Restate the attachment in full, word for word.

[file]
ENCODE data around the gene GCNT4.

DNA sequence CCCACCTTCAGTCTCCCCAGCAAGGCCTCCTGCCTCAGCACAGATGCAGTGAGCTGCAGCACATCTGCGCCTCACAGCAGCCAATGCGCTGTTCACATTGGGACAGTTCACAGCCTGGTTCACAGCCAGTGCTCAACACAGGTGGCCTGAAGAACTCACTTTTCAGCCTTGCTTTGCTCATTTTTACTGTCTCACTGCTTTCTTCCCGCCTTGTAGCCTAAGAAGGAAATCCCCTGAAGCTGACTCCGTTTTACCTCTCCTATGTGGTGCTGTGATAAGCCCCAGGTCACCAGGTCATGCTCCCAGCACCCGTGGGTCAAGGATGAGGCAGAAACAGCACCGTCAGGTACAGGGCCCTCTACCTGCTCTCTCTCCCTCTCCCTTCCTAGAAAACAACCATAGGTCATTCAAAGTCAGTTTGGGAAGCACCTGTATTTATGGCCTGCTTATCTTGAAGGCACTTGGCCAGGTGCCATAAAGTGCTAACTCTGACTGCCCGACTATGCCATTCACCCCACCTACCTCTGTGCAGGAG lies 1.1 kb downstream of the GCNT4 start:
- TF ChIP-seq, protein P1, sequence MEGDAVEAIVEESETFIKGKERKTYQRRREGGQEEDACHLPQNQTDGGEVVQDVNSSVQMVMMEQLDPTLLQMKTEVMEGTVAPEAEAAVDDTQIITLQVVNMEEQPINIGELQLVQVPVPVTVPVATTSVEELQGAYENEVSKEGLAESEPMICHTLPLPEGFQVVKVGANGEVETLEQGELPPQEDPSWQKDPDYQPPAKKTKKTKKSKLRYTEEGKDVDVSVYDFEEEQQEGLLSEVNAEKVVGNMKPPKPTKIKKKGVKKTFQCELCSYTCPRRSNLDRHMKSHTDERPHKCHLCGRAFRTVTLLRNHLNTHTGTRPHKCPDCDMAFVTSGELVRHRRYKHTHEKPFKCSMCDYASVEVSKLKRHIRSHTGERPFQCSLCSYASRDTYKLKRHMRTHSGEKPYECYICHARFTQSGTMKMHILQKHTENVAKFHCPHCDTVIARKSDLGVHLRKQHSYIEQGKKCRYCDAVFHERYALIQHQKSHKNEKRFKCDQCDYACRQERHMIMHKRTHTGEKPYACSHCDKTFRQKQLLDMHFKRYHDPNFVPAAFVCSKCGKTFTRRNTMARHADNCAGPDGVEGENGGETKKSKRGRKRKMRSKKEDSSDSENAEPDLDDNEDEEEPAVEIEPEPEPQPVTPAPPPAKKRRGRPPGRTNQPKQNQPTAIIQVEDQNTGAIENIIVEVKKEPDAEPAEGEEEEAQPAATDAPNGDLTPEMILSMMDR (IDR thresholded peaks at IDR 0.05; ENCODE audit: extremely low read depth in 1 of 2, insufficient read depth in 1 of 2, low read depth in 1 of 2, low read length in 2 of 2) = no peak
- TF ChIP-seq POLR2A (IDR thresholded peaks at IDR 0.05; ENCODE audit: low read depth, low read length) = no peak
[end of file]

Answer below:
ENCODE data around the gene GCNT4.

DNA sequence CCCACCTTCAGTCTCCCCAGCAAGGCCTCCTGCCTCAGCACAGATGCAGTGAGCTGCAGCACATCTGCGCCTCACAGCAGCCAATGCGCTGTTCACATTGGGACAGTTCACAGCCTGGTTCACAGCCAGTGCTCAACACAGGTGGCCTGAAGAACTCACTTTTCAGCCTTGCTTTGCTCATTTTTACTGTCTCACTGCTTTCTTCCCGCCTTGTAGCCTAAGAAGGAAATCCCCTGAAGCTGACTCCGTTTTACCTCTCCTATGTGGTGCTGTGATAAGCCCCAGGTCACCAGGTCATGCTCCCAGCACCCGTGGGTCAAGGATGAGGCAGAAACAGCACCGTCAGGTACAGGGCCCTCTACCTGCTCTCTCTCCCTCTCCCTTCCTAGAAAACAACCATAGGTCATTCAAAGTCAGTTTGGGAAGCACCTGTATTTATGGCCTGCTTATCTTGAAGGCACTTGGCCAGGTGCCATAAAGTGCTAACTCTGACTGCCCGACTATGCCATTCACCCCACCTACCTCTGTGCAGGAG lies 1.1 kb downstream of the GCNT4 start:
- TF ChIP-seq, protein P1, sequence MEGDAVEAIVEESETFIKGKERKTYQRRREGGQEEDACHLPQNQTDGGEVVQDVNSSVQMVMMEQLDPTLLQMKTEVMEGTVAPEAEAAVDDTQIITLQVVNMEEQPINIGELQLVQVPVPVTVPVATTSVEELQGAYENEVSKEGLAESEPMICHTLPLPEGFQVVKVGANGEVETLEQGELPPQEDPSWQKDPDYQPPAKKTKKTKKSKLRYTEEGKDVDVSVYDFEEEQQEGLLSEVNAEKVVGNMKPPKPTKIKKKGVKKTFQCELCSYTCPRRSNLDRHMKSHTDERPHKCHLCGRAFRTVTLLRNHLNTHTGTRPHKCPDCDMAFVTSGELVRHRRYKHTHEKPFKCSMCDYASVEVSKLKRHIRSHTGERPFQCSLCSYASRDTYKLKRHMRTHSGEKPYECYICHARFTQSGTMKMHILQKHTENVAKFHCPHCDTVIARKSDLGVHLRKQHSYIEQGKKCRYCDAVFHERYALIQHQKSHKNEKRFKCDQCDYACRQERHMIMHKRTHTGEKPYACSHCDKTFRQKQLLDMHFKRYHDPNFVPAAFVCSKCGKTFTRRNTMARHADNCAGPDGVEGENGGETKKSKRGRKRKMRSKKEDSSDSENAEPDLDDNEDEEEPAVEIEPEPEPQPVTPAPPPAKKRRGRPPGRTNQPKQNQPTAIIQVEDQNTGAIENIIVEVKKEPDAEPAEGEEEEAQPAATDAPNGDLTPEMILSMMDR (IDR thresholded peaks at IDR 0.05; ENCODE audit: extremely low read depth in 1 of 2, insufficient read depth in 1 of 2, low read depth in 1 of 2, low read length in 2 of 2) = no peak
- TF ChIP-seq POLR2A (IDR thresholded peaks at IDR 0.05; ENCODE audit: low read depth, low read length) = no peak